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Originally a Chapel-of-Ease of Halifax Parish Church, St Anne-in-the-Grove became a parish in its own right, in 1800....


The earliest reference to Mass being offered is 1445 in the Manor House at Cromwell Bottom. Around this time a licence was granted by Pope Eugenius IV to build a free chapel not under the supervision of Halifax Parish Church. It was dedicated to St John.

In 1530 a chapel-of-ease, known as Chapel le Briers was built on land bought of John Lacey of Cromwell bottom Hall. This was sited on land between the present church and Brookfoot [towards Brighouse] in the area around cow lane. It survived until 1816 when it was pulled down and work began on the present building which was consecrated in 1819.


The parish has migrated from the Diocese of York via Ripon and Wakefield to the Anglican Diocese of Leeds. It is in the Archdeaconry of Halifax and Episcopal oversight is provided by the Bishop of Wakefield.


St Anne’s is the last remaining place of worship in the village. It now comprises a nave, chancel, west-end balcony [the north-side previously removed], a tower with electric clock and six bells rung Carillon-style, a small ‘oratory’, choir vestry, organ, sacristy, kitchen and WC adapted for disabled use.


The font from the 1530 chapel stands outside close to the main entrance.


Project Rainbow, a major restoration, was undertaken in 2005/6 and the Cross by the Romanian artist, Christine Ioan Paslaru, was hung in the chancel arch at the same time.



The village of Southowram has changed beyond belief over the years.


Originally a small rural mainly farming and stone quarrying community it has expanded into a small commuter town, although still technically classed as a village - due to the fact that there are limited shopping facilities and places of entertainment.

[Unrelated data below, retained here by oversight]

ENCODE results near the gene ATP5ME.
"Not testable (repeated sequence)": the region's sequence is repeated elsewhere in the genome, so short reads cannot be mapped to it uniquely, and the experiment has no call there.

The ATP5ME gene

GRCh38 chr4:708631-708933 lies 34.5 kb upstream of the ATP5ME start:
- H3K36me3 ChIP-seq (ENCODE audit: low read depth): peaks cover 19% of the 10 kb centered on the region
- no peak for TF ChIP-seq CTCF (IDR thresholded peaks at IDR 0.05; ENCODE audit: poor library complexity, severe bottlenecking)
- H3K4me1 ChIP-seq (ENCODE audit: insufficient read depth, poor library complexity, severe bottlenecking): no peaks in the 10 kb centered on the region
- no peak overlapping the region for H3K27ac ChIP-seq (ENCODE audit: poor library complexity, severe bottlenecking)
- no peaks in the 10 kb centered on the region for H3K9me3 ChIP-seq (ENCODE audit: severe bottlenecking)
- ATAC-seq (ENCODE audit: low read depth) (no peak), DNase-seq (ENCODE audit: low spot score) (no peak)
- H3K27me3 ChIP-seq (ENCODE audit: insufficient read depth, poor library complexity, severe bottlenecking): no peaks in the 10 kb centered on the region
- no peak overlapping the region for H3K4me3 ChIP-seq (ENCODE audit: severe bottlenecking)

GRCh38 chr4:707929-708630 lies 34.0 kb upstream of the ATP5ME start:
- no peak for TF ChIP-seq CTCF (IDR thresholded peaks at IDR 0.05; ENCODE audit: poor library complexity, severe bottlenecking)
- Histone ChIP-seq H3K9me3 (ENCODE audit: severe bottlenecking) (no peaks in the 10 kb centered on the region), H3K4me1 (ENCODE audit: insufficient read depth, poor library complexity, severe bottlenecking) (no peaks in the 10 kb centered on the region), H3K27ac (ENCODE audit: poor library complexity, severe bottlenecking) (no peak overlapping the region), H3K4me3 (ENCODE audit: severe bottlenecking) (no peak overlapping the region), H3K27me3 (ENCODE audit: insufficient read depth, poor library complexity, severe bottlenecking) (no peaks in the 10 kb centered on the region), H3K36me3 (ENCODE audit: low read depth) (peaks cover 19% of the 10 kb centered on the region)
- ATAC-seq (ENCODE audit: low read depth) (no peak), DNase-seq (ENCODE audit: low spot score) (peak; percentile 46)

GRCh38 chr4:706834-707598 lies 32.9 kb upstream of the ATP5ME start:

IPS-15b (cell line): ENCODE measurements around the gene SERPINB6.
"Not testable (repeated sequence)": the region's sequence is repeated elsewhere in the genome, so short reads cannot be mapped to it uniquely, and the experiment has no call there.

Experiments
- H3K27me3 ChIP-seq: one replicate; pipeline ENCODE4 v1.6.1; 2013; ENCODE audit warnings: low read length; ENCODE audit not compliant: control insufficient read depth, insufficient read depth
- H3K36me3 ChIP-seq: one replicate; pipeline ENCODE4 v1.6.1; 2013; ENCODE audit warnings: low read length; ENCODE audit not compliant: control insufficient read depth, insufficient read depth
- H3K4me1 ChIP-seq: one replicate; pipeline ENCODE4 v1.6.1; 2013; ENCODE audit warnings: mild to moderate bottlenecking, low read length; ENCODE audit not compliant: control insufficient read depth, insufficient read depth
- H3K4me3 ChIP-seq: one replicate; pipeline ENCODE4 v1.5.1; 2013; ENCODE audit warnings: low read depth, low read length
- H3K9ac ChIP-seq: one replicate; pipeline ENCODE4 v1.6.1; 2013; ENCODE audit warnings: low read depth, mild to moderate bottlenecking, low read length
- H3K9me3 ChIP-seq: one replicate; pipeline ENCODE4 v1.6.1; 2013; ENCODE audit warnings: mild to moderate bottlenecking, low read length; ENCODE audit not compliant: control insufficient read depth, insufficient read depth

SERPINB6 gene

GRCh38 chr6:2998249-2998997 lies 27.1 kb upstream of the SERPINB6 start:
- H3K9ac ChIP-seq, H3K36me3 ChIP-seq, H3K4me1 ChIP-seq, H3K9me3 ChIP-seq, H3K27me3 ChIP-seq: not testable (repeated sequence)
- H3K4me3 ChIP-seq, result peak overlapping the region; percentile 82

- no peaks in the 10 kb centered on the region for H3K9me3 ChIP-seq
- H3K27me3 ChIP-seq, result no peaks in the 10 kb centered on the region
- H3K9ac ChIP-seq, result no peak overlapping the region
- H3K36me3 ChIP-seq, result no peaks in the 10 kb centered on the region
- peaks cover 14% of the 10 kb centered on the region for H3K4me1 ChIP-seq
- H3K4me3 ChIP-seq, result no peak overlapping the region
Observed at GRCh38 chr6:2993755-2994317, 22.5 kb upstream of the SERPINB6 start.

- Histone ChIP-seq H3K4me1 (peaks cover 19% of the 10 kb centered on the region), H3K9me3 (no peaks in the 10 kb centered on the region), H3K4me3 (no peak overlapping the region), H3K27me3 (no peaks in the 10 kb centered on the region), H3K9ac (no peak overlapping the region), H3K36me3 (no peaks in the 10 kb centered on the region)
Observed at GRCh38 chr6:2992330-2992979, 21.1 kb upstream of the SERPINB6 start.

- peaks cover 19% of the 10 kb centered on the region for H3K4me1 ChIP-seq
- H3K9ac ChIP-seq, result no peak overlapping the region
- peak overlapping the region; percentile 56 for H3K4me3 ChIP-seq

With the exception of those working for the landscaping products and artificial stone producer, Marshall's, the main work is located in either the nearby towns of Halifax or Brighouse. 

Originally the village boasted eight public houses and a working men's club. As people's habits have changed, this has seen a decline and there is now only one public house plus the working men's club, with a further public house at bank top towards Halifax.

The village has two general stores, a fish and chip shop, a small tea room café, a ladies hair and beauty salon, and a gentleman's barbers shop. There is also a popular farm shop located in Farm buildings at the bottom of Law Lane. They sell a vast variety of food produce and you can also eat in their café.


Southowram is popular with walkers and hikers, as the village has many tracks over field and country lanes. So its not uncommon to see groups of all ages trekking along with their ruck sacks on their back.

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